Bio

Clinical Focus


  • Pediatrics
  • Pediatric Hospital Medicine

Academic Appointments


Administrative Appointments


  • Medical Director, Clinical Informatics, LPCH (2012 - Present)
  • Physician Lead for IT Education and Training, Information Services, LPCH (2011 - Present)
  • Associate Pediatric Clerkship Director, Stanford School of Medicine (2011 - 2012)
  • Chief Resident, Stanford/LPCH (2010 - 2011)

Professional Education


  • Board Certification: Pediatrics, American Board of Pediatrics (2010)
  • Medical Education:University of California Davis (2007) CA
  • Residency:Lucile Packard Children's Hospital (2010) CA

Research & Scholarship

Current Research and Scholarly Interests


Resident Wellness
- Funded by a grant from the Arnold P. Gold Foundation

Publications

Journal Articles


  • Burnout in pediatric residents over a 2-year period: a longitudinal study. Academic pediatrics Pantaleoni, J. L., Augustine, E. M., Sourkes, B. M., Bachrach, L. K. 2014; 14 (2): 167-172

    Abstract

    Burnout is a work-related syndrome characterized by emotional exhaustion (EE), depersonalization (DP), and lack of personal accomplishment (PA). We hypothesized that the transition into an environment of high physical, intellectual, and emotional demands of the medical profession would lead to an increase in the prevalence of burnout in pediatric residents, which would remain high throughout residency.The Maslach Burnout Inventory (MBI) was administered to pediatric residents at Lucile Packard Children's Hospital 6 times between February 2010 and February 2012. These times corresponded to the start of residency, mid-intern year, end-intern year, mid-junior year, end-junior year, and mid-senior year.Mean values of burnout components changed significantly between the start of residency and mid-intern year. EE increased from 15.8 to 24.5 (P < .001), DP increased from 4.5 to 9.2 (P < .001), and PA decreased from 40.2 to 38.3 (P = .04). Similarly, the prevalence of burnout increased from 17% to 46% (P = .012), or 2% to 24% (P = .002) using more restrictive criteria, between the start of residency and mid-intern year. Significant changes in mean scores or prevalence of burnout were not found between any other consecutive times throughout residency.This longitudinal study documented a significant increase in the components of burnout among pediatric residents between the start of residency and mid-intern year, which persisted through the PGY2 and PGY3 years. Further studies are warranted to identify correlates of resident burnout and to develop preventative strategies to reduce its occurrence.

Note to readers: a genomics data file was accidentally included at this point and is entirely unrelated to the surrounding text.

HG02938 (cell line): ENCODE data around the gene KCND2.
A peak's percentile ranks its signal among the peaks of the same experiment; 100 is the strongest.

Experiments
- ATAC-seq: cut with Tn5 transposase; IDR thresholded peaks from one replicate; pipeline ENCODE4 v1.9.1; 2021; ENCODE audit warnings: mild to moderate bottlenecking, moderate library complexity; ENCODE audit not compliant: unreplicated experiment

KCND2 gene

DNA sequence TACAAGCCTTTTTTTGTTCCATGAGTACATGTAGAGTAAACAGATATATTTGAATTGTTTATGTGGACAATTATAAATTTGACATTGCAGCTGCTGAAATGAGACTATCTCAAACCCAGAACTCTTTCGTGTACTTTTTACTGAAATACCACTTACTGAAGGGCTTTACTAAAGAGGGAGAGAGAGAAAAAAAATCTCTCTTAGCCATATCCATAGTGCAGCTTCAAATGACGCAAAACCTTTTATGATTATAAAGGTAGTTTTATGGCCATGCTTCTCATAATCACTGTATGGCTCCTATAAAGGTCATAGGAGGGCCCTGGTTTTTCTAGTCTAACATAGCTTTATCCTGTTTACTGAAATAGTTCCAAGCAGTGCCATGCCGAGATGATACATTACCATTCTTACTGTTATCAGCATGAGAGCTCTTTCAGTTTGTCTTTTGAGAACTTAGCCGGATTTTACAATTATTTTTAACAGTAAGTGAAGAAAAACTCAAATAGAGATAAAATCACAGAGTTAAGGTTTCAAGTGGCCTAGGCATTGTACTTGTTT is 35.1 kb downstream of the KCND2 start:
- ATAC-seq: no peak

View details for DOI 10.1016/j.acap.2013.12.001

    View details for PubMedID 24602580

  • Medical education in the electronic medical record (EMR) era: benefits, challenges, and future directions. Academic medicine Tierney, M. J., Pageler, N. M., Kahana, M., Pantaleoni, J. L., Longhurst, C. A. 2013; 88 (6): 748-752

    Abstract

    In the last decade, electronic medical record (EMR) use in academic medical centers has increased. Although many have lauded the clinical and operational benefits of EMRs, few have considered the effect these systems have on medical education. The authors review what has been documented about the effect of EMR use on medical learners through the lens of the Accreditation Council for Graduate Medical Education's six core competencies for medical education. They examine acknowledged benefits and educational risks to use of EMRs, consider factors that promote their successful use when implemented in academic environments, and identify areas of future research and optimization of EMRs' role in medical education.

    View details for DOI 10.1097/ACM.0b013e3182905ceb

    View details for PubMedID 23619078

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